The rate of suicide among current serving Australian defence force membersis much lower than the general population, but higher for those who have left the force, particularly if under 30 years of age. 

It says the ADF must improve the preparation it gives personnel for life beyond the ADF, and then provide support services from the moment of discharge for the duration of post-service life.
The final report of the Commission’s review of the suicide and self-harm prevention services available to serving and ex-serving ADF members and their families was released on Thursday.
It relied on interviews with more than 3,200 serving and ex-serving ADF members, family members, and experts. It found current and former ADF personnel could access a range of suicide services, and a survey conducted for the review found 80% of current ADF members described their experience of those services as fair, good, very good or excellent.
But it heard a range of poor experiences of services, and feelings of cynicism, distrust, frustration, abandonment and loss, with many ADF members unaware that services existed, and barriers preventing some from accessing services.
When adjusting for age, when compared with all Australian men, it says the suicide rate is 53% lower for men serving in the ADF full time – a statistically significant difference. But the suicide rate is 13% higher for men who have left the force.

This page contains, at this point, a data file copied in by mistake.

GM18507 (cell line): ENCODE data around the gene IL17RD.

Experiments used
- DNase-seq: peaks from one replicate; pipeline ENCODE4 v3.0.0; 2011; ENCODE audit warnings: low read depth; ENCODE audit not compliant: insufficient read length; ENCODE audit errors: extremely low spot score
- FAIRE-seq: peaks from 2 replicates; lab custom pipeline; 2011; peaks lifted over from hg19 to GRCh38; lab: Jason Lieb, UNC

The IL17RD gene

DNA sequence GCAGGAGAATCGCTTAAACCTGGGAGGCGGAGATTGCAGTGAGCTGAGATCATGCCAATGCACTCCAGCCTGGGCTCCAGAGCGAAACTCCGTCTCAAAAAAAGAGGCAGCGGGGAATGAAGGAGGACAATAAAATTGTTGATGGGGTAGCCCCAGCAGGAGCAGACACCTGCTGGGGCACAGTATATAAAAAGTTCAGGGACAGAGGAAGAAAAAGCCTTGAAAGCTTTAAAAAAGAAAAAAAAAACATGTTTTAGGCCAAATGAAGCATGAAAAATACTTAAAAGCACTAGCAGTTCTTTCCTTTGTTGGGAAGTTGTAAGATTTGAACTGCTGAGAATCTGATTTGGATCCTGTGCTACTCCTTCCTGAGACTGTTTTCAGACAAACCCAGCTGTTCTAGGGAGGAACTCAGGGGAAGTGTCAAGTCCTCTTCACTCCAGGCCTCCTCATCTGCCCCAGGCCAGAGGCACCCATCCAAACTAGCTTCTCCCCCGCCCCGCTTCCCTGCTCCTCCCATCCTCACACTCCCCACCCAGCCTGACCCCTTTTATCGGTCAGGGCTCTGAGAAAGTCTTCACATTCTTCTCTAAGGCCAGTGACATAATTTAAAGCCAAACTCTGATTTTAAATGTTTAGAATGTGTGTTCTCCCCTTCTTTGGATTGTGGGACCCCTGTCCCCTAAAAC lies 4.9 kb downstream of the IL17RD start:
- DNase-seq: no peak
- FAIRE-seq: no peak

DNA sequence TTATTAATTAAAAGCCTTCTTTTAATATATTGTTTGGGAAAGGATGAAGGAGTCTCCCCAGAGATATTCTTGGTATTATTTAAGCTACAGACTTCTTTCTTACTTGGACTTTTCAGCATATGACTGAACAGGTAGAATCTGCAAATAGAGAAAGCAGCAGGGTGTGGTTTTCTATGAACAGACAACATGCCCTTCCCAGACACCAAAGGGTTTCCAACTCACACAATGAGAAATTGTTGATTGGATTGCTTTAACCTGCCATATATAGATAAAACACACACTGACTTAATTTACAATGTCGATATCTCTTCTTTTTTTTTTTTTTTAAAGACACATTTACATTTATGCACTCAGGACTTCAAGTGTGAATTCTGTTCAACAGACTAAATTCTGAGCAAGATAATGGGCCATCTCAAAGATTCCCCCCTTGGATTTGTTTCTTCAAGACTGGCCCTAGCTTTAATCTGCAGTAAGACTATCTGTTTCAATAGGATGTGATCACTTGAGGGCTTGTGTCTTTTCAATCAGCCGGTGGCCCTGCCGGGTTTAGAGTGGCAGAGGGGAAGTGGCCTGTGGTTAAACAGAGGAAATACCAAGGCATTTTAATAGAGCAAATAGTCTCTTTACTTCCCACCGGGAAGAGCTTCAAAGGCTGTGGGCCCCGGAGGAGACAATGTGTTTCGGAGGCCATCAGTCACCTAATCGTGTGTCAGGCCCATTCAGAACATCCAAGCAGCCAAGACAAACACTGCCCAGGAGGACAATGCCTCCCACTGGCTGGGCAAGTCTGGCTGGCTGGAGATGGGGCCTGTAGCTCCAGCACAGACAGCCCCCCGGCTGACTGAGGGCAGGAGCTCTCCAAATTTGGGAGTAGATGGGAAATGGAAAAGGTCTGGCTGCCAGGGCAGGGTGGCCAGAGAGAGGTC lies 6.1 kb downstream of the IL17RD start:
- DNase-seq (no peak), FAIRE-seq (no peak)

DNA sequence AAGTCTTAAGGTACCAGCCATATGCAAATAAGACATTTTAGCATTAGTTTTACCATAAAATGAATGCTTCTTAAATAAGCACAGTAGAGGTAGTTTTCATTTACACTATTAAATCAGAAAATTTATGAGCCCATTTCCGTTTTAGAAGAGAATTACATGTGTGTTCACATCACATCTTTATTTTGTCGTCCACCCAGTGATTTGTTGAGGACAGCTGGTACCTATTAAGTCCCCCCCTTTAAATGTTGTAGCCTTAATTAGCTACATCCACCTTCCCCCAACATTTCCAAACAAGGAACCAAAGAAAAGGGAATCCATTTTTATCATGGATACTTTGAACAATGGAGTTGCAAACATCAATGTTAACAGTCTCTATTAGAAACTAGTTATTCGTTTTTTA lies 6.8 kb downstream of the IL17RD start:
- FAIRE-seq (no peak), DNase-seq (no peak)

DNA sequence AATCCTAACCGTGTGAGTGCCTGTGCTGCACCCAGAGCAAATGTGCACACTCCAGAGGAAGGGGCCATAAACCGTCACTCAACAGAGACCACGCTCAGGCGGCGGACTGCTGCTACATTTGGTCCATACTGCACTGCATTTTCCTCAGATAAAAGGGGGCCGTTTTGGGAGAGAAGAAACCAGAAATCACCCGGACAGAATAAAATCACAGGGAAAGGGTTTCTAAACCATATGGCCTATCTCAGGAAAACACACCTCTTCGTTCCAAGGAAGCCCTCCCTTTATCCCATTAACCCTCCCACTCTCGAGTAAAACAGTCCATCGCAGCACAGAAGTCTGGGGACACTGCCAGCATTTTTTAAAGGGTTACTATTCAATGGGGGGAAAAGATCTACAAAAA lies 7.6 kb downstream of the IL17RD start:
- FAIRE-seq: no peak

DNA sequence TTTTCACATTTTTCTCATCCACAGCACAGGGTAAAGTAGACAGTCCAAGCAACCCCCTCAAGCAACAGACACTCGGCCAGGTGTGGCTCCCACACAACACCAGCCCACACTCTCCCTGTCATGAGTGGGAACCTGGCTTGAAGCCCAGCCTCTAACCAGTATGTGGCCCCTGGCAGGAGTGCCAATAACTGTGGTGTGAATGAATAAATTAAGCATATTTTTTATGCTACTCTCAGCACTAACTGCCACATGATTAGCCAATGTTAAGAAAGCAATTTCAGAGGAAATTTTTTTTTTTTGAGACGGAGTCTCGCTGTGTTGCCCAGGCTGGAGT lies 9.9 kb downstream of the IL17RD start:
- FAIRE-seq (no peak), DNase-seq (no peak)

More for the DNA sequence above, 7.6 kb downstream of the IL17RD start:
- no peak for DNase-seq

So just what did James Mukoyama have to say to Jocko Wilink that captured all the attention?  It was a very long evening and those of you who want to hear how a chap builds his way in the Warrior career path, gets disappointed, frustrated, learns a huge amount about himself and men, then please do listen all the way from start to finish. I did. I had to delegate Ale pouring to a handy consciencious objector.

Let me introduce the tiny Warrior.  His active career was short. His Reserve career was long, but oh, so busy. Major General James H. Mukoyama, Jr. was born in Chicago, Illinois, on August 3, 1944.  He retired from the Army in May 1995, after over thirty years of total active and reserve component service, and two combat tours.